This interview is part of ITworld's regular "How I got here" series which focuses on the career path of successful IT professionals.
Eric Ottaway didn't start out as an IT'er-but he quickly discovered that getting experience in IT and how it could help business not only would build his IT skills, but would ultimately pave the way to a General Manager's position at the Brooklyn Brewery. Ottaway credits his work in IT as a "door opener" to understanding key drivers behind business processes that enable him today as a General Manager to run a highly effective brewery operation.
How did you start your career? I began my career in a management consulting practice in Boston, with a background in Economics and Political Science. This is where I had my first IT experience. In one project, I was working with a client that provided hospice care services, and we found that the main impediment to their operations was that their IT infrastructure didn't match up well with their business. At the time, a lot of folks were moving away from mainframes, so I spent two years on a project team redesigning their entire system and working with outside software developers to develop a customized solution using what was then cutting edge client-server technology. I became interested in how technology enables business processes.
Name: Eric Ottaway
Current position: Chief Operating Officer and General Manager, Brooklyn Brewery
Hometown: Montclair, New Jersey
Years in the Industry: 12
Favorite job: This one, because there's something different every day
Education: Yale University, BA in Economics and Political Science; Harvard Business School, MBA
Favorite non-work past times: Cycling, skiing, traveling, coaching my kids' soccer/lacrosse teams
Something most people don't know about me: I grew up in Africa and the Middle East
Role models: My grandfather, who built a very successful chain of newspapers
Philosophy: I'm not sure if you would call him a philosopher, but I've been very impressed by Malcolm Gladwell's recent books- The Tipping Point and Blink.
Favorite technology: The iPod. Beautiful, simple, functional and powerful.
What I'm reading now: The Omnivore's Dilemma about where our food really comes from, and Salt, a look at how an ingredient we take for granted affected the growth of civilization over the last 4000 years.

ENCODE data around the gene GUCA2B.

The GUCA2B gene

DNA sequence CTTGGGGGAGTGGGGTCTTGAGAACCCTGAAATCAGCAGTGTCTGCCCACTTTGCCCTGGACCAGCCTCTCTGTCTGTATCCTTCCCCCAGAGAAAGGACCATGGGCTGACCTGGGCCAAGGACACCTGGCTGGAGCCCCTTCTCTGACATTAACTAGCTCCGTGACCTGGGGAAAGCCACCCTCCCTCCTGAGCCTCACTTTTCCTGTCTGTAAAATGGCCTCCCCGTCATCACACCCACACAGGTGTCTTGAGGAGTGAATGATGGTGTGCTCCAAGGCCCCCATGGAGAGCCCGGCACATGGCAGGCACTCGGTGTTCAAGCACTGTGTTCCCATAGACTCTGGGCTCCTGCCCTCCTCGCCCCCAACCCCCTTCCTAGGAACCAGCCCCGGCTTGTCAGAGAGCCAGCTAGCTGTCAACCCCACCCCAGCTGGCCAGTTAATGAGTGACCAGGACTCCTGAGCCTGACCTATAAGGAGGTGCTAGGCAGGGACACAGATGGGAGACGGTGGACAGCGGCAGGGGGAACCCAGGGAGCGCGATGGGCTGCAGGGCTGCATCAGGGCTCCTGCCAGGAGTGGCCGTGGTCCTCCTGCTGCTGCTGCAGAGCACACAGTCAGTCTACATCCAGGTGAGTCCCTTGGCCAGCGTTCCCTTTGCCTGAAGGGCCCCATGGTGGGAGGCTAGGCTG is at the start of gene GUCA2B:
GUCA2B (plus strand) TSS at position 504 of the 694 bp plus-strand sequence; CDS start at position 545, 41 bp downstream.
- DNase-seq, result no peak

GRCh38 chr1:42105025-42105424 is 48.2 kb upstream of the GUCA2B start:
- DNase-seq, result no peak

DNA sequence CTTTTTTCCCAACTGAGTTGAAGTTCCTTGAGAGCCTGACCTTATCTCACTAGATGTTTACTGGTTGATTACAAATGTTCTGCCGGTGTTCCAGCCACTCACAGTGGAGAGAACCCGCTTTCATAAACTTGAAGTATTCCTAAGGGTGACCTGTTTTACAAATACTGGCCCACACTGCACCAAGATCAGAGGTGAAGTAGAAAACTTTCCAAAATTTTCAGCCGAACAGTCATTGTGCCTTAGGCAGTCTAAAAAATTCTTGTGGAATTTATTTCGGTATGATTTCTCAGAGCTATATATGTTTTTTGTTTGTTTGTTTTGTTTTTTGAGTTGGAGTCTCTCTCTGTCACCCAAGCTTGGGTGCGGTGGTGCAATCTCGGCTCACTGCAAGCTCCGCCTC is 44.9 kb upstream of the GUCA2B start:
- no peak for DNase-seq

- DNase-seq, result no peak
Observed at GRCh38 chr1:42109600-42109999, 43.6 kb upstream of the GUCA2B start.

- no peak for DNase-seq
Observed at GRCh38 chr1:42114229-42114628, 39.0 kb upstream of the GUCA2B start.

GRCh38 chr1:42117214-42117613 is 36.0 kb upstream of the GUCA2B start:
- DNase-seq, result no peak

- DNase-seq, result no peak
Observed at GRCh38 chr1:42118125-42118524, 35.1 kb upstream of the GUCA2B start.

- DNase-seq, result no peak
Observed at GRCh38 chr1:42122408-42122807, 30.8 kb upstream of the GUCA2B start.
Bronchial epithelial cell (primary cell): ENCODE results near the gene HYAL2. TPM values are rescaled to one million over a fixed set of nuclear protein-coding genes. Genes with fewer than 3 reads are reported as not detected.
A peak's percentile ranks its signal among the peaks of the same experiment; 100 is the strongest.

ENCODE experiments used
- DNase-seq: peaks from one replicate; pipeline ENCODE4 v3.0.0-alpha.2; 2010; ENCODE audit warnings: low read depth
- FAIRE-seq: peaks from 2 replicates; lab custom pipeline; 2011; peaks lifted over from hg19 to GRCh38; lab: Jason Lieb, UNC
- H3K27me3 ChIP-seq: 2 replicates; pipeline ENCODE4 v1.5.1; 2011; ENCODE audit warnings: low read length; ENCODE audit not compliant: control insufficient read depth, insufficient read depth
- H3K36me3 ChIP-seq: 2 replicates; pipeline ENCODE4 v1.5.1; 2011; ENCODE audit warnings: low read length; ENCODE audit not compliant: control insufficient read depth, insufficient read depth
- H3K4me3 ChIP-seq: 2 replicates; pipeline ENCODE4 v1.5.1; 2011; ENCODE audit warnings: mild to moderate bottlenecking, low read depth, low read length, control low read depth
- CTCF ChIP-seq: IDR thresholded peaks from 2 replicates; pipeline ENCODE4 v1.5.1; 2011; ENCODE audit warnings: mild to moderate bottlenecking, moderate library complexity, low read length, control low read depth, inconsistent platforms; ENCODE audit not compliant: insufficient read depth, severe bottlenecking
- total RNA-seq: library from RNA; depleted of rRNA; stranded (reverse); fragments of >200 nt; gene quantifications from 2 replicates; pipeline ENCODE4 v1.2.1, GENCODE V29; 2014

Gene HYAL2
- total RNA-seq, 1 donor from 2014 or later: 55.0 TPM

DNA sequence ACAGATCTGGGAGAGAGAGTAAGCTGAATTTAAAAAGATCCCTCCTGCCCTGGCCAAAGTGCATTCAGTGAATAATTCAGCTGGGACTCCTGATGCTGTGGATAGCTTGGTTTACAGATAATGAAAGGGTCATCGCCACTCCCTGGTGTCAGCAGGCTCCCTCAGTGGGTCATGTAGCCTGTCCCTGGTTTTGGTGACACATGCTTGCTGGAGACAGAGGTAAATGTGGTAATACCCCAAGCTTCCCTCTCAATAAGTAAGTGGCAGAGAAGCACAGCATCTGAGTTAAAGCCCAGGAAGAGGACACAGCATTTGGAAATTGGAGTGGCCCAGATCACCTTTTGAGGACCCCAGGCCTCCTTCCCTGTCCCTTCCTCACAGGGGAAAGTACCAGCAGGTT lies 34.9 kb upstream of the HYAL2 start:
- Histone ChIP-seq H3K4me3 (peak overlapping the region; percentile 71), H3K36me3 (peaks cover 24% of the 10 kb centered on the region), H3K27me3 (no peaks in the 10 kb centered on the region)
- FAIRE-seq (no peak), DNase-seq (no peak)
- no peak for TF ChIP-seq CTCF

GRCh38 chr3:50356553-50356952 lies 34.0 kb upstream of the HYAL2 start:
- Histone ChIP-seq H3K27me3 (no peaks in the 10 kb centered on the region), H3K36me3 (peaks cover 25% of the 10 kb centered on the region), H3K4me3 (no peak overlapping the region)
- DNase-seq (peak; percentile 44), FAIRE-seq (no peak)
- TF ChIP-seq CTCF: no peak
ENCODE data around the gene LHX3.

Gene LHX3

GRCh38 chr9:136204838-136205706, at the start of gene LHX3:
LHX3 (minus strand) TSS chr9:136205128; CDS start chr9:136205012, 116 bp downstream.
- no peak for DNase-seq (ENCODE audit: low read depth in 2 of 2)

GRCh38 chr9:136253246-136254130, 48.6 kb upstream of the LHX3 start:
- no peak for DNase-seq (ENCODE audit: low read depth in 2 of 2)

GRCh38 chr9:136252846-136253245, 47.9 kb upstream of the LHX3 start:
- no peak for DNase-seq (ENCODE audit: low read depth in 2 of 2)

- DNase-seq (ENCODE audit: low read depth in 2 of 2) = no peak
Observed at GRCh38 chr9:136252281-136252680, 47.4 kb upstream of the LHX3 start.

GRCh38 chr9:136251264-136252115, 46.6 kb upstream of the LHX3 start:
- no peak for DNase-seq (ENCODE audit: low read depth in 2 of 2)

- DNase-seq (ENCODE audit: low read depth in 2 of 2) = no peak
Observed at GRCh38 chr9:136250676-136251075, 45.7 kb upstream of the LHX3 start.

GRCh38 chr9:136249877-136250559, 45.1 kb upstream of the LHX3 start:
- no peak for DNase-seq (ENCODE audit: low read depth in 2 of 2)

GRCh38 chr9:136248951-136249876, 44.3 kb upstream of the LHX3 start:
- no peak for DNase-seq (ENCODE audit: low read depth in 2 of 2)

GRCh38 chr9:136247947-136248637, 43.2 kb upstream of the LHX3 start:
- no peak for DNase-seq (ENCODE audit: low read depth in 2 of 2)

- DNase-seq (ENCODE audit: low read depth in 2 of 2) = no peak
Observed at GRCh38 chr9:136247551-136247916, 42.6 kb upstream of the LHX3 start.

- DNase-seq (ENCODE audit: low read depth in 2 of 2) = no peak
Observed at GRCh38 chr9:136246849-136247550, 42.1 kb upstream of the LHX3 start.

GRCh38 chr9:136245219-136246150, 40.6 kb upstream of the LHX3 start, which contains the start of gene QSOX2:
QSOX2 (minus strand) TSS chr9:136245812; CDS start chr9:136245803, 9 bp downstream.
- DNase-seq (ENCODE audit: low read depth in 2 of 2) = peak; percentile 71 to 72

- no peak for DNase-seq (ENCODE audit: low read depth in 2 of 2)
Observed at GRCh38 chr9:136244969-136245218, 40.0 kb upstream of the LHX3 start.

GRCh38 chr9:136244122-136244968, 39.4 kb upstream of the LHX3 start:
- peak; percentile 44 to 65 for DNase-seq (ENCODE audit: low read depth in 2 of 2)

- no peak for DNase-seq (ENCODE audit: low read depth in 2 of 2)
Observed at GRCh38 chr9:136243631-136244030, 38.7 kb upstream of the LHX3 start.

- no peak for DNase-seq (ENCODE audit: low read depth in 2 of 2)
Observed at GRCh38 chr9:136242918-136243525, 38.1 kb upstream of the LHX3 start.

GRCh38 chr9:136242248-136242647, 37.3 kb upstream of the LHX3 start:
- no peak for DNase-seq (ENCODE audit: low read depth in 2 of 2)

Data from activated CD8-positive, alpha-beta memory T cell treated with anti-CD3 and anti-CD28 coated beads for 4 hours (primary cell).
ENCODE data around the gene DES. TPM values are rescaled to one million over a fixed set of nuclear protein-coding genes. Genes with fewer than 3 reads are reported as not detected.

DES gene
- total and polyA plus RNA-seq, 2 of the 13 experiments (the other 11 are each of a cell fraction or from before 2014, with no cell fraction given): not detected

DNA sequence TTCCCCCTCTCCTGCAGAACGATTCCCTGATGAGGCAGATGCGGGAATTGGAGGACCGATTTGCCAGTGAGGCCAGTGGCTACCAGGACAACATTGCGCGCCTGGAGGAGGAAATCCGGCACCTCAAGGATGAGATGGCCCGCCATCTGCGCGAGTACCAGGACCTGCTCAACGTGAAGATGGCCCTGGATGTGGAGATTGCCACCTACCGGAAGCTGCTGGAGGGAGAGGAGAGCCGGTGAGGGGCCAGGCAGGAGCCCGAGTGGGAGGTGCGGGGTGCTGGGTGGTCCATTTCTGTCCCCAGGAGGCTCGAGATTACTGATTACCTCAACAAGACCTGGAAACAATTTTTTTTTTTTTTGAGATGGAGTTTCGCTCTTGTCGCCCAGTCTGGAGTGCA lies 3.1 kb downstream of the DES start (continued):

How did you get introduced to Brooklyn Brewery? I was graduating from Harvard Business School, and wanted to get into something entrepreneurial. At that time, my path crossed with the owners of Brooklyn Brewery. They wanted to expand their operation to the Boston area, and I wanted to stay in Boston. I became the General Manager of their Boston branch.
What were some of the skills that you think made you an attractive candidate? My education and consulting background had given me a broad exposure to all the different aspects of business as well as to technology. I was also in an area that the Brewery was planning to expand to. I think this combination made me an attractive candidate.
What have you learned about working in a brewery that surprised you the most? I never realized how much the brewing business is based on relationships. Distributors, retailers and even fellow brewers all share information and are very supportive of each other. If a brewer runs short of ingredients, his competitors often will share. We even share knowledge about brewing methods.
Your background was in general business. How did you get involved with IT? I realized that the effective use of IT could improve our business processes and reduce our costs. I continue to be personally involved with IT at the brewery because I know it is a great way to make our operation more efficient.
How do you manage splitting time between IT and general business management? I manage IT by outsourcing it. I focus on the key technology questions for the business and how they can favorably impact us, and the rest I outsource. In this way, I focus on what I do best, and let the experts handle the rest.
How would you advise people who would like to follow a career path similar to yours? The key lesson to be learned is to not get wrapped up in technology for technology's sake. Spend your time studying how technology can enable important business processes that will improve the company, but don't put technology first, put the business first. Learn how to talk to both IT technicians and non-technical business managers. Take a lot of time to understand the business needs of the company, and figure out how IT can best support those needs. If you're designing a new system, spend as much time as you can interviewing all of the people who use the system and watching every business function that the system executes. This is a good way to thoroughly understand the business from the inside out, and make sure you apply the right amount of technology.
Do you get to sample the new beers? That's one of the best parts of the job! We have informal tastings at the brewery every time a new beer comes out. This is a very dynamic industry, and I'll be very happy to stay here the rest of my career to be part of it.